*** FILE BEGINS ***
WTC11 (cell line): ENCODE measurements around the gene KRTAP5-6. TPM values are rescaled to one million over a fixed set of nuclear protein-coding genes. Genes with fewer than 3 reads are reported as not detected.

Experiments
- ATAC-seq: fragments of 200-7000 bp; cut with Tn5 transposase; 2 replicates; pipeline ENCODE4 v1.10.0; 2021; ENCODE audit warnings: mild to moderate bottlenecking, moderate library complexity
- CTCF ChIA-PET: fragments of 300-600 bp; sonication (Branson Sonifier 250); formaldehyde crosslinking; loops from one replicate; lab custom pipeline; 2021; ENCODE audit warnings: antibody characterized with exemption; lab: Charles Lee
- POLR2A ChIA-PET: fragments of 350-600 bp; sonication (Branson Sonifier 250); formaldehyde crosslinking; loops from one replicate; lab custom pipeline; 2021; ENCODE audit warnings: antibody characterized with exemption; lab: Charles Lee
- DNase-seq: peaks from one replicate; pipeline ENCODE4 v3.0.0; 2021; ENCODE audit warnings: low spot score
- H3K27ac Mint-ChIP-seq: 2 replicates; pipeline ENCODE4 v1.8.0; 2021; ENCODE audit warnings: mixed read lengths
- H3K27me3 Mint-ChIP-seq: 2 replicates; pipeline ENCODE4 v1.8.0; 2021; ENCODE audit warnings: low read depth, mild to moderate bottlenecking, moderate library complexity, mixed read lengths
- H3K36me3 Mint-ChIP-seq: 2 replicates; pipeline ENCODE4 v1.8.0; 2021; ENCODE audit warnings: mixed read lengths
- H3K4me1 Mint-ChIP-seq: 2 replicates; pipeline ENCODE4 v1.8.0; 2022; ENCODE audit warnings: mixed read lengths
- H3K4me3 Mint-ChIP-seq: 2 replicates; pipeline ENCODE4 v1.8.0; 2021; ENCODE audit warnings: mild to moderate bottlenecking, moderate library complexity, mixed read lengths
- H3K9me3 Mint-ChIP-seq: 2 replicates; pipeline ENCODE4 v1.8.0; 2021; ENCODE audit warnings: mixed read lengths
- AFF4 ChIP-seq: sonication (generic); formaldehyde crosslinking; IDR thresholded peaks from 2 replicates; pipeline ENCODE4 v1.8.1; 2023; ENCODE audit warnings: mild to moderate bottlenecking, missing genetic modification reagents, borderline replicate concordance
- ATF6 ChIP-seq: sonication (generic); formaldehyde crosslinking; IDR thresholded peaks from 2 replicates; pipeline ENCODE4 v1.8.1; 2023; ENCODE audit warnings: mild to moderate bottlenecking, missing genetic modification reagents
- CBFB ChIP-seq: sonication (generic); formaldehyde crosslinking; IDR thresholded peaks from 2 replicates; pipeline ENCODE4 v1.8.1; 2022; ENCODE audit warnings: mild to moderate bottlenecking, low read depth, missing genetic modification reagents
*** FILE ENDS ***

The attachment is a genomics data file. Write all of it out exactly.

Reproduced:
WTC11 (cell line): ENCODE measurements around the gene KRTAP5-6. TPM values are rescaled to one million over a fixed set of nuclear protein-coding genes. Genes with fewer than 3 reads are reported as not detected.

Experiments
- ATAC-seq: fragments of 200-7000 bp; cut with Tn5 transposase; 2 replicates; pipeline ENCODE4 v1.10.0; 2021; ENCODE audit warnings: mild to moderate bottlenecking, moderate library complexity
- CTCF ChIA-PET: fragments of 300-600 bp; sonication (Branson Sonifier 250); formaldehyde crosslinking; loops from one replicate; lab custom pipeline; 2021; ENCODE audit warnings: antibody characterized with exemption; lab: Charles Lee
- POLR2A ChIA-PET: fragments of 350-600 bp; sonication (Branson Sonifier 250); formaldehyde crosslinking; loops from one replicate; lab custom pipeline; 2021; ENCODE audit warnings: antibody characterized with exemption; lab: Charles Lee
- DNase-seq: peaks from one replicate; pipeline ENCODE4 v3.0.0; 2021; ENCODE audit warnings: low spot score
- H3K27ac Mint-ChIP-seq: 2 replicates; pipeline ENCODE4 v1.8.0; 2021; ENCODE audit warnings: mixed read lengths
- H3K27me3 Mint-ChIP-seq: 2 replicates; pipeline ENCODE4 v1.8.0; 2021; ENCODE audit warnings: low read depth, mild to moderate bottlenecking, moderate library complexity, mixed read lengths
- H3K36me3 Mint-ChIP-seq: 2 replicates; pipeline ENCODE4 v1.8.0; 2021; ENCODE audit warnings: mixed read lengths
- H3K4me1 Mint-ChIP-seq: 2 replicates; pipeline ENCODE4 v1.8.0; 2022; ENCODE audit warnings: mixed read lengths
- H3K4me3 Mint-ChIP-seq: 2 replicates; pipeline ENCODE4 v1.8.0; 2021; ENCODE audit warnings: mild to moderate bottlenecking, moderate library complexity, mixed read lengths
- H3K9me3 Mint-ChIP-seq: 2 replicates; pipeline ENCODE4 v1.8.0; 2021; ENCODE audit warnings: mixed read lengths
- AFF4 ChIP-seq: sonication (generic); formaldehyde crosslinking; IDR thresholded peaks from 2 replicates; pipeline ENCODE4 v1.8.1; 2023; ENCODE audit warnings: mild to moderate bottlenecking, missing genetic modification reagents, borderline replicate concordance
- ATF6 ChIP-seq: sonication (generic); formaldehyde crosslinking; IDR thresholded peaks from 2 replicates; pipeline ENCODE4 v1.8.1; 2023; ENCODE audit warnings: mild to moderate bottlenecking, missing genetic modification reagents
- CBFB ChIP-seq: sonication (generic); formaldehyde crosslinking; IDR thresholded peaks from 2 replicates; pipeline ENCODE4 v1.8.1; 2022; ENCODE audit warnings: mild to moderate bottlenecking, low read depth, missing genetic modification reagents